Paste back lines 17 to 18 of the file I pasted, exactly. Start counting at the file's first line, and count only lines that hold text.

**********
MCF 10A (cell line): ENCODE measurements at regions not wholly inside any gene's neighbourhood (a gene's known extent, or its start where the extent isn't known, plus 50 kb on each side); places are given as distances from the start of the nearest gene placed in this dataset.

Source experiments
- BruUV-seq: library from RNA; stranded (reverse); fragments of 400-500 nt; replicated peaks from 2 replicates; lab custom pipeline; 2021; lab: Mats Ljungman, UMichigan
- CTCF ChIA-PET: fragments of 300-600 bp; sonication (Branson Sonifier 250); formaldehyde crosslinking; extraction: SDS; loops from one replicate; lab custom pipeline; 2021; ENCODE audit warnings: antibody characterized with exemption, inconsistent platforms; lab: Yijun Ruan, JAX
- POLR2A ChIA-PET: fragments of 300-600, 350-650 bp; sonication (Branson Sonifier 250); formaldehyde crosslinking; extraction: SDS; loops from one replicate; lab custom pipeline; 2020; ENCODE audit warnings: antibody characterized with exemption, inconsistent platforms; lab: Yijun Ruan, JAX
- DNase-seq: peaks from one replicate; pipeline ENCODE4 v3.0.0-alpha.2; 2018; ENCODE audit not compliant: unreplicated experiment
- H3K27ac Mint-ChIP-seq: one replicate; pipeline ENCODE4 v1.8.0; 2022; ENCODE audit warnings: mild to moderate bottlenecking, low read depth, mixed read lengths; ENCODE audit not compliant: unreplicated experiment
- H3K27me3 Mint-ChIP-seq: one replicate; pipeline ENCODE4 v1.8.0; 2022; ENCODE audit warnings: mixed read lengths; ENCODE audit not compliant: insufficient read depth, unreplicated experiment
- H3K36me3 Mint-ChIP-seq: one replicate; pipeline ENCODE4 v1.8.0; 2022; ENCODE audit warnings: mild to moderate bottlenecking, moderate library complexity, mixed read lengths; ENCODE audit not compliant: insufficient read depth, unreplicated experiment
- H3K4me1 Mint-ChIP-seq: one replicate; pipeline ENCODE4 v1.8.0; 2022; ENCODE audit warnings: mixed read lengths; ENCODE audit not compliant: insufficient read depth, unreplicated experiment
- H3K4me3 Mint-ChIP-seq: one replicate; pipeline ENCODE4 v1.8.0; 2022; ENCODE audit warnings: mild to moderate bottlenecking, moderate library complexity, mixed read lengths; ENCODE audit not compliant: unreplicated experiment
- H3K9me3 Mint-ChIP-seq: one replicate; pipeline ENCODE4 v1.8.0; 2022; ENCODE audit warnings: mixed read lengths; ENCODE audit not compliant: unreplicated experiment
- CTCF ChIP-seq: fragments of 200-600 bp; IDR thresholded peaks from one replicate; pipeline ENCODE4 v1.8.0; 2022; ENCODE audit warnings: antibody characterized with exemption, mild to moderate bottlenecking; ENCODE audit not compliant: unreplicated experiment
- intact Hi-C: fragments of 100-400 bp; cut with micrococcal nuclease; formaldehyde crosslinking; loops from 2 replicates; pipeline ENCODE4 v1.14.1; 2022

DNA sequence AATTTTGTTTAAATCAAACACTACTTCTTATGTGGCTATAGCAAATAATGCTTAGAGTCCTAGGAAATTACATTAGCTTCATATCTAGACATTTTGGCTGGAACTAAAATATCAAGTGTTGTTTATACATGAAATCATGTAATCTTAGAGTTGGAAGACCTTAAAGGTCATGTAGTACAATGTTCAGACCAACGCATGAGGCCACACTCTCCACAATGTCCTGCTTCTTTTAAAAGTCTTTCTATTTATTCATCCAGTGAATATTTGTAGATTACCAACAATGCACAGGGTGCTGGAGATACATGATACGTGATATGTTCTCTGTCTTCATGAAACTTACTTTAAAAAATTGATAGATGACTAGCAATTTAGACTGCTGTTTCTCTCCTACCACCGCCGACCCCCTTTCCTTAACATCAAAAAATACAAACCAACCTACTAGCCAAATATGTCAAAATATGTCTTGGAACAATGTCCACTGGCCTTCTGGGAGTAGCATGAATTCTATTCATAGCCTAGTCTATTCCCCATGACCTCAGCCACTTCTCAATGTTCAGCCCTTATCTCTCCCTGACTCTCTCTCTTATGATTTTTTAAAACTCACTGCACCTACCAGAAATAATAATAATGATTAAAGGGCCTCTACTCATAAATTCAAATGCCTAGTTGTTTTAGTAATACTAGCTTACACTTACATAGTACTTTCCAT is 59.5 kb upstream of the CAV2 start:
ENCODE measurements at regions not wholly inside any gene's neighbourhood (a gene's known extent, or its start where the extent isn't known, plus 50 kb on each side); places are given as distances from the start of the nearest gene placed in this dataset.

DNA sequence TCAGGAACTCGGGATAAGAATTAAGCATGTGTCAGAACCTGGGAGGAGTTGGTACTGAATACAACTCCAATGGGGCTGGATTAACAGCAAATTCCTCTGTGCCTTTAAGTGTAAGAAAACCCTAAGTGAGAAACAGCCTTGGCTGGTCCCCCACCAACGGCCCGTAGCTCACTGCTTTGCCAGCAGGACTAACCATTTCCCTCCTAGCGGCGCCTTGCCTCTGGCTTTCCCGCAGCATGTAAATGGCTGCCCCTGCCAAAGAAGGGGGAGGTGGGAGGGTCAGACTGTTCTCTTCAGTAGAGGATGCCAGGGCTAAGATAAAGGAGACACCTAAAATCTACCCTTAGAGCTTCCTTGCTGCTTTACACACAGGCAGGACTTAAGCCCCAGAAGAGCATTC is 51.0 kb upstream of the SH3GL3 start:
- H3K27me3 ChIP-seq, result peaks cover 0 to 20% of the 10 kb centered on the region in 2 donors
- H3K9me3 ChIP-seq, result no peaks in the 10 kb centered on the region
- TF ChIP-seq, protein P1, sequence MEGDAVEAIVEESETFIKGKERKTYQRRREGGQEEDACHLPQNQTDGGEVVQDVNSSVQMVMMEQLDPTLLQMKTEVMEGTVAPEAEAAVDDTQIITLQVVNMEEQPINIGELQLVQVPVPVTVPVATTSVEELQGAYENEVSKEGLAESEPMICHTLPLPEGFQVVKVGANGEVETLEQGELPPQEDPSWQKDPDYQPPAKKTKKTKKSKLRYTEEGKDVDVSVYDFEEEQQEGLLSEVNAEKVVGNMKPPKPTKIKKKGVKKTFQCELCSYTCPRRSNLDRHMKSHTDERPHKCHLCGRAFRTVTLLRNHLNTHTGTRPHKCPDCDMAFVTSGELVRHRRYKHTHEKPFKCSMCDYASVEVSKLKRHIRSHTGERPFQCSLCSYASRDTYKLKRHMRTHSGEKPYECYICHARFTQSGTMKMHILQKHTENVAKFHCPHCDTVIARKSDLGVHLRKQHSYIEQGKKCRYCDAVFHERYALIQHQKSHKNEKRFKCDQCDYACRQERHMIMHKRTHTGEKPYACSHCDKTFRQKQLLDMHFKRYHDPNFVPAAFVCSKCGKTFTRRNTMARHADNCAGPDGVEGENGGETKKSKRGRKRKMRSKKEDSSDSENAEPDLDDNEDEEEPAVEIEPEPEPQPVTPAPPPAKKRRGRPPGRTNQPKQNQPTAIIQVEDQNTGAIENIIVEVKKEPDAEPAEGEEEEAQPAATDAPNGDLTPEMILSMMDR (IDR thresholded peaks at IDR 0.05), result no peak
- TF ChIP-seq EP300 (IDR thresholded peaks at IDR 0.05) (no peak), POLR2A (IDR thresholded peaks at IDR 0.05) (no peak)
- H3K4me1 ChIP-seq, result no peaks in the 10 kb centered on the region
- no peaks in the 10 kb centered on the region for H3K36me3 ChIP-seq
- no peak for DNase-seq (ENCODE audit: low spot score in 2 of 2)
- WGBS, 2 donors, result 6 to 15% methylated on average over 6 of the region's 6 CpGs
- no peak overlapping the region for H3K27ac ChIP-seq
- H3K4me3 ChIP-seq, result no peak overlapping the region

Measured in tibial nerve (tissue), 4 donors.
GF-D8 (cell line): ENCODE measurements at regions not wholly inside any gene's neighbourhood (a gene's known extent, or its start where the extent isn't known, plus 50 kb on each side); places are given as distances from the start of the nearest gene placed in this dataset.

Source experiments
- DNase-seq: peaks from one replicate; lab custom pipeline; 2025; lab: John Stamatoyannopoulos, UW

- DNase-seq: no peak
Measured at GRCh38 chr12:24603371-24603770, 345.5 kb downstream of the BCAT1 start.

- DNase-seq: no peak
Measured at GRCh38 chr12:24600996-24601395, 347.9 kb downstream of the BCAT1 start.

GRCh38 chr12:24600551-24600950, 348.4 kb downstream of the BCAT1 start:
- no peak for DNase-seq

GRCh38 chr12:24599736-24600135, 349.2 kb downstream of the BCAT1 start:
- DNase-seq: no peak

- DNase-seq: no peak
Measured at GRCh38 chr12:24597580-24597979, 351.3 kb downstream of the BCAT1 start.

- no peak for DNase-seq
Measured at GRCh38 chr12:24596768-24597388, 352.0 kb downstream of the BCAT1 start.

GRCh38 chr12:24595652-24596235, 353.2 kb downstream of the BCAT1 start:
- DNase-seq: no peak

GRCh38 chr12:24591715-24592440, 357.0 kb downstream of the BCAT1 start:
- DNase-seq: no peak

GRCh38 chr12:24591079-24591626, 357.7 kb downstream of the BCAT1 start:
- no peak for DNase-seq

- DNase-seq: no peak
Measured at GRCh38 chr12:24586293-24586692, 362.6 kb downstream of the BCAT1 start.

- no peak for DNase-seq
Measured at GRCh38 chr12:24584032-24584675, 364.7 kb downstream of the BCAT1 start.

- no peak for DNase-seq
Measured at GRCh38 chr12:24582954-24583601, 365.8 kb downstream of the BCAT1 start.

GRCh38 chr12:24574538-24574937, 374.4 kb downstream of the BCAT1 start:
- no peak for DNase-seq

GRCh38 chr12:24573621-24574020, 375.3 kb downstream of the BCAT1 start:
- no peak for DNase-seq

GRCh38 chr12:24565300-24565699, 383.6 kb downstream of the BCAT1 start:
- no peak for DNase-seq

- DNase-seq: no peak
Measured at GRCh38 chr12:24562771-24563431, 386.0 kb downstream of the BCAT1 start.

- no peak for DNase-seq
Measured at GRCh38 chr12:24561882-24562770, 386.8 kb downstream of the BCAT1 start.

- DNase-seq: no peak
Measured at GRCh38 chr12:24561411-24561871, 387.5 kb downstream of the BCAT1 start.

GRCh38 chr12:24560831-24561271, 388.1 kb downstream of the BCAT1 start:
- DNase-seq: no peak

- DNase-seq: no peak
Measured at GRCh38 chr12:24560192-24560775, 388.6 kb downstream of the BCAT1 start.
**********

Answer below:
DNA sequence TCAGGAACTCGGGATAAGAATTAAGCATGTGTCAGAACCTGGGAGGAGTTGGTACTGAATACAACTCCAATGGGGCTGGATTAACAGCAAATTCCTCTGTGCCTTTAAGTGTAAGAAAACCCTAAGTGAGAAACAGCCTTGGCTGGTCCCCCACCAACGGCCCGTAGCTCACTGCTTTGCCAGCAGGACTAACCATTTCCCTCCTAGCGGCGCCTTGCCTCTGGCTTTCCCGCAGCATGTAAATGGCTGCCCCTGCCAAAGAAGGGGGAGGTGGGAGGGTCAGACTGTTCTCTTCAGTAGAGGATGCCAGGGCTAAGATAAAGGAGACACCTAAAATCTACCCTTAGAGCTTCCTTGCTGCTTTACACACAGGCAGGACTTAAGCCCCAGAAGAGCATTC is 51.0 kb upstream of the SH3GL3 start:
- H3K27me3 ChIP-seq, result peaks cover 0 to 20% of the 10 kb centered on the region in 2 donors